Don’t Take the Bait! Here’s the Reality of Refi Rates

If you’re looking to refinance your mortgage, you’ve probably checked online rate tables comparing rates from different lenders. But more often than not, the rates at the top of the tables may not be accurate representations of what you’ll actually get–or how competitive those lenders’ pricing actually is.

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Bait-And-Switch in the Mortgage World

Most refinance borrowers want a “no-cost” loan, which means they don’t have to pay anything out of pocket when they refinance. No-cost loans involve getting lender credits, which offset the closing costs associated with refinancing in exchange for a slightly higher rate.

Even though most borrowers choose a no-cost loan with lender credits, most rate tables display rates without credits. That means that some lenders are advertising low rates for loans that most people don’t even want, making them seem more competitive than they actually are. So the no-cost loan you wanted could come at a higher rate than you have expected.

There’s also another “bait-and-switch” tactic at play here. Lenders will often decide to take a very small profit margin on the low advertised rate that shows up on rate tables. Then, they increase their profit margin significantly on the other rates they offer, knowing that the majority of borrowers will not end up picking their lowest advertised rate. They are giving the illusion of being competitive when, really, only one of their rates is competitive – and it’s not the rate most borrowers choose.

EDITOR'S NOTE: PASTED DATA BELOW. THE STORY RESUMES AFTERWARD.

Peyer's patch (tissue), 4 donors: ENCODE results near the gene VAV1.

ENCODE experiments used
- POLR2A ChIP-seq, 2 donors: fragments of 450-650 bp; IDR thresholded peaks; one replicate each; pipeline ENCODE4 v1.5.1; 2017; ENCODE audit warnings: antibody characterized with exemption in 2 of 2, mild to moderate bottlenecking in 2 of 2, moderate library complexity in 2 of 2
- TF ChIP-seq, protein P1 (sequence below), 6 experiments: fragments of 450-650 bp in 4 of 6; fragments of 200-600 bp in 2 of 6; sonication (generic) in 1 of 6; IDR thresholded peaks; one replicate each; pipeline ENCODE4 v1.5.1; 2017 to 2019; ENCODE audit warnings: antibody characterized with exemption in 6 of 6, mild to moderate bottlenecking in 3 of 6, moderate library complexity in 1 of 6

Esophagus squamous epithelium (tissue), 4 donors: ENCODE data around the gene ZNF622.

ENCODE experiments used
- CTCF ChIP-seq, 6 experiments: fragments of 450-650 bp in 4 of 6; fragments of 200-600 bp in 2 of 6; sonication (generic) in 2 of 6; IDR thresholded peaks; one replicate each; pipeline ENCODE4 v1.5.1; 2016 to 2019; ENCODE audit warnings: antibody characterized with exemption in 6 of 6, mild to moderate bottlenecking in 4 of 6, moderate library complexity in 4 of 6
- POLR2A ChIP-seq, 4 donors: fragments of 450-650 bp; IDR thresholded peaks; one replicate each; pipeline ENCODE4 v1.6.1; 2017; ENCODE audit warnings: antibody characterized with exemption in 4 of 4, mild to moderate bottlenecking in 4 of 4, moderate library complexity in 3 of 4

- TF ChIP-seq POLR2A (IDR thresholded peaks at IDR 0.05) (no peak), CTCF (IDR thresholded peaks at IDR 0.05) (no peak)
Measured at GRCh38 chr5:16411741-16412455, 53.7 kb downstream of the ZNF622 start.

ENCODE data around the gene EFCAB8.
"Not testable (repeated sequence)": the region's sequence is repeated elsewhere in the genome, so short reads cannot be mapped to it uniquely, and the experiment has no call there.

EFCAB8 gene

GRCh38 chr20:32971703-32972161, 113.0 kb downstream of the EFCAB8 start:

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How to Be a Better Refinance Shopper

Here are some quick tips to avoid becoming a prey to a bait-and-switch scheme:

  • Get an official Loan Estimate (LE) from a lender as soon as you can. An LE is a standard document detailing all the costs associated with your mortgage. Watch out for lenders who require an “initial review” or “underwriting approval” of your documents before giving you an LE. They are trying to get you committed to working with them before giving you pricing details.
  • Know that moving up .125 in rate should decrease your closing costs or points by .50%-.75% of the loan amount on a fixed-rate mortgage. Any less than that and there’s a good chance that advertised rate was just a bait.
  • If a lender won’t honor their advertised rate because of their delay, move on. Speed and service pre-lock are indicative of speed and service post-lock.

On the other hand, there are a few factors that can actually lead to higher rates than what’s on rate tables:

  • A cash-out refinance
  • A debt consolidation refinance (which is a type of cash-out refinance)
  • An investment property refinance
  • A condo refinance (in some cases)
  • Having a second mortgage lien on the property (such as a HELOC)

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